Byrd gives Tribe starters another clinic

Byrd gives Tribe starters another clinic

CLEVELAND -- On Tuesday night, Paul Byrd did exactly what he said he would so.

He went right after the Boston Red Sox every step of the way. The Indians can only hope that C.C. Sabathia was watching.

"I'm just going to go after them and trust my stuff," Sabathia said afterward. "Go out and pound the zone."

Turns out he was paying attention, just as Byrd was watching Jake Westbrook on Monday.

It may not be a foolproof formula, but it seems to be working right now as Byrd pitched five scoreless innings that set up a seven-run outburst from his team's offense in the bottom of the fifth and carried the Indians to a 7-3 victory over the Red Sox in Game 4 of the American League Championship Series.

Byrd has been the Indians' No. 4 starter this postseason but he has been the one others could look to for an example, as he is now 2-0 with a 3.60 ERA in two starts against the Yankees and the Red Sox.

"This is the second time he has stepped up and did exactly what we needed him to do," third baseman Casey Blake said. "He's probably -- at least in my eyes -- he's the MVP of our team right now just because when we needed a big ballgame out of somebody, he stepped up. And Jake last night, too. But Byrdie is kind of the unsung hero."

Byrd served notice right away that he might have something special going when he threw a 91-mph fastball by David Ortiz for strike three to end the first inning. That was the first of four Byrd strikeouts in five innings, but the most important lesson that he taught anybody who was watching is that he did not walk one batter.

"My goal going in was to move the ball in and out; inside part of the plate, outside part of the plate," Byrd said. "I think sometimes [the Red Sox] can scare people [to] shy away from throwing the ball in, thinking they're going to hit another home run. So that was my goal going in, was to move the ball in and out.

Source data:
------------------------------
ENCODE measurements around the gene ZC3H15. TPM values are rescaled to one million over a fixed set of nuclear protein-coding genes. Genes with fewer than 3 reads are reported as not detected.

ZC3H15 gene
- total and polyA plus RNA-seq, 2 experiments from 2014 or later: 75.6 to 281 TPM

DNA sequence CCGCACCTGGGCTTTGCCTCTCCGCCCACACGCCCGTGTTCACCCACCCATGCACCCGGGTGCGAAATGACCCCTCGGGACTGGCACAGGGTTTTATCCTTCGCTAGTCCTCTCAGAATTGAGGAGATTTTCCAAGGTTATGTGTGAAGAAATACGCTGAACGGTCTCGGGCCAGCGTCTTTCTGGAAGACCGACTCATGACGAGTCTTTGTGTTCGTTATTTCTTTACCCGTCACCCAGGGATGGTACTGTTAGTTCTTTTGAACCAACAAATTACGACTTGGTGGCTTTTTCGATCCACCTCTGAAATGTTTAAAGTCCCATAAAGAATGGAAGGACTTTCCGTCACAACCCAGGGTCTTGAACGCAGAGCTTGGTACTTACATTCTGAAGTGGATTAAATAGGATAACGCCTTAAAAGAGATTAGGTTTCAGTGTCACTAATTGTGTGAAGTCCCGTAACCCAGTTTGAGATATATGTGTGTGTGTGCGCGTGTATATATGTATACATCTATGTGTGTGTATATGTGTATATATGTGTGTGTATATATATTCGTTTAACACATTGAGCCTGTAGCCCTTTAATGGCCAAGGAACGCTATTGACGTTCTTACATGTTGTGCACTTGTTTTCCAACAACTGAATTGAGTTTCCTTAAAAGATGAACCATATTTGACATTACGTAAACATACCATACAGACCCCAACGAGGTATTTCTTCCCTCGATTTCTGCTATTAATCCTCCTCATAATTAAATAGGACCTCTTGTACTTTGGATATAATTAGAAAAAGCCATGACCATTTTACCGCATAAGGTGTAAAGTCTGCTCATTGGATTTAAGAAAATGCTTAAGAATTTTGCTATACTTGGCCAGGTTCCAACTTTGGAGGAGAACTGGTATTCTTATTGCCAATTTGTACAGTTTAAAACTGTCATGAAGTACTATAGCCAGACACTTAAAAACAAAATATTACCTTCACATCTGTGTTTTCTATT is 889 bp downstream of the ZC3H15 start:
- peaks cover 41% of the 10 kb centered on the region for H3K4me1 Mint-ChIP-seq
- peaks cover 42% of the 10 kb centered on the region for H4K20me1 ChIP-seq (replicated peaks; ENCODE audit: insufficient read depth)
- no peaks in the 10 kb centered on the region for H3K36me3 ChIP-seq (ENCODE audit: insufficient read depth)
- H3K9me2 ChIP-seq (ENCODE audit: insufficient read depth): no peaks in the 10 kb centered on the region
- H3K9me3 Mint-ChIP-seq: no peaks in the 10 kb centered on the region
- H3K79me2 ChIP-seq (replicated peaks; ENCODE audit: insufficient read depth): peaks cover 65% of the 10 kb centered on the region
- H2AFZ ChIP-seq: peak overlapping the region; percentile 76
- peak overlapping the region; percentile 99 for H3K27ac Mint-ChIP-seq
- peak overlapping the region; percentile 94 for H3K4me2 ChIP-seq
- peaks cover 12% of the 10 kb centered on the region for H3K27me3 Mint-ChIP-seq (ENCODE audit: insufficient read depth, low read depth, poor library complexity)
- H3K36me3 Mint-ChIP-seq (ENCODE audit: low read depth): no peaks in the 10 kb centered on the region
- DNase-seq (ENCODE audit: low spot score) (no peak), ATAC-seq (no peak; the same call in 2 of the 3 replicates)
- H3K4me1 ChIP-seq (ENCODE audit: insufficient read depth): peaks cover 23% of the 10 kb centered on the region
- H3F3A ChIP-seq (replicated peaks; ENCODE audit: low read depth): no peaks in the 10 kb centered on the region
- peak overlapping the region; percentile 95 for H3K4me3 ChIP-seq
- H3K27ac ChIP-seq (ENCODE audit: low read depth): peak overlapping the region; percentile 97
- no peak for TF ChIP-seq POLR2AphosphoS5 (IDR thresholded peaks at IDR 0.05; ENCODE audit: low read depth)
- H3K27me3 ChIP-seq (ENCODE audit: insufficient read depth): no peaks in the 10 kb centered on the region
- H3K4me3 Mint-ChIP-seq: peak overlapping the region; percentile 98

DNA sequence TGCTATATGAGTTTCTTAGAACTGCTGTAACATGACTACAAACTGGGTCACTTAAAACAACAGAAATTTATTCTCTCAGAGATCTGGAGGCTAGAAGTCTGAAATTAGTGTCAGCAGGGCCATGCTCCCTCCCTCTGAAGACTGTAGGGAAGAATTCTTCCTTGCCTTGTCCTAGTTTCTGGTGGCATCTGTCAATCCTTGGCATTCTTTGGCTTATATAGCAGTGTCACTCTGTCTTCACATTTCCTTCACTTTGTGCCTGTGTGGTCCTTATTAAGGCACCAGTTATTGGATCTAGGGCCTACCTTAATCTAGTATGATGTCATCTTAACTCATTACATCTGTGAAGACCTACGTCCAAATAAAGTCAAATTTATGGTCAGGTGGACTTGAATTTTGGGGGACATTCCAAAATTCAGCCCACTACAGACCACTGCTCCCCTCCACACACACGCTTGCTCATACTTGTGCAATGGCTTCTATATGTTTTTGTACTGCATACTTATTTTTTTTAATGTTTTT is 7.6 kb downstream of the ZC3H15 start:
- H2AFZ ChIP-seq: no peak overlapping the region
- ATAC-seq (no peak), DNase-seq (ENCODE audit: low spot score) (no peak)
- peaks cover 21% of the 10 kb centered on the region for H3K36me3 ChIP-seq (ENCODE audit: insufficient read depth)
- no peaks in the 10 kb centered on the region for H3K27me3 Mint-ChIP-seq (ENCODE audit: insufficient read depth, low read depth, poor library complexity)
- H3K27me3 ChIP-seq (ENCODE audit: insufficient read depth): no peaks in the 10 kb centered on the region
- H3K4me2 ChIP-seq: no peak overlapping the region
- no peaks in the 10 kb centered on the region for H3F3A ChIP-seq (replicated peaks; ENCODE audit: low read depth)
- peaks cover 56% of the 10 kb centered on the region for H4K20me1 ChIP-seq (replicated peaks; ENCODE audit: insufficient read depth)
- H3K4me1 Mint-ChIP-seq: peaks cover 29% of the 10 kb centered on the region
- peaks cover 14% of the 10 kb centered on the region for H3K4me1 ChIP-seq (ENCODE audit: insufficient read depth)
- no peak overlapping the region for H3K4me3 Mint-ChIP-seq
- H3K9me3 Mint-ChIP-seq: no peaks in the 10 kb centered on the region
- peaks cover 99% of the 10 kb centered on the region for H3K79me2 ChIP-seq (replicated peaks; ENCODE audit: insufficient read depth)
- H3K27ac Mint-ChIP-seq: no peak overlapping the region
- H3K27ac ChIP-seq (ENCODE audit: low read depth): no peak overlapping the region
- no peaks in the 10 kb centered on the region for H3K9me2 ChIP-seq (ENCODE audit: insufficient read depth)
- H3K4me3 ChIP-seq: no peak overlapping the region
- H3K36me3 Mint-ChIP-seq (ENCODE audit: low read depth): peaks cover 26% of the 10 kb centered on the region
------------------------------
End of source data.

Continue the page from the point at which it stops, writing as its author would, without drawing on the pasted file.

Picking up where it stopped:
"I didn't really expect to strike anybody out. I was hoping to jam some people. I had a good fastball. I hit 90 miles an hour, which happens a few times a year. I high-fived a couple of guys in the dugout and said, 'Hey, pick me up here, I just hit 90.'"

The Indians didn't pick up Byrd right away. They had their own troubles against Tim Wakefield, who allowed just one hit through four innings. But Byrd matched him pitch for pitch and did him one better with a scoreless fifth inning.

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"There's something about Byrdie," catcher Kelly Shoppach said. "I have a hard time explaining it. He just has a knack for getting guys out and keeping us in the game. It was the same stuff he has had all year. He threw his fastball really well tonight and did just enough with his offspeed stuff."

Byrd received his reward in the fifth inning when his teammates scored seven runs off Wakefield and reliever Manny Delcarmen. But they needed 35 minutes to get the job done, and that seemed to erode the edge that Byrd had through the first five innings.

When he came out for the sixth, he immediately gave up a pair of home runs to Kevin Youkilis and David Ortiz to make it a 7-2 game. Indians manager Eric Wedge responded by calling on reliever Jensen Lewis.

"I mean, it was very long," Byrd said about the Indians' fifth. "As a starting pitcher, you can get tight during that time. No excuses, though. I need to make better pitches when I go back out there. We had a 7-0 lead.

"I really wanted to get us seven, eight strong innings at that point, and I was a little disappointed. If you would have told me coming in, 'You're going to have seven runs, [but] you're going to have to sit for 35 minutes in the dugout, I definitely would have taken it. So it's a good problem to have."

Lewis immediately gave up a home run to Manny Ramirez, cutting the Indians lead to 7-3. But then he and Rafael Betancourt shut down the Red Sox the rest of the way.

When it was over, the three Indians pitchers had gone nine innings and not walked one single batter. Lesson over.

T.R. Sullivan is a reporter for MLB.com. This story was not subject to the approval of Major League Baseball or its clubs.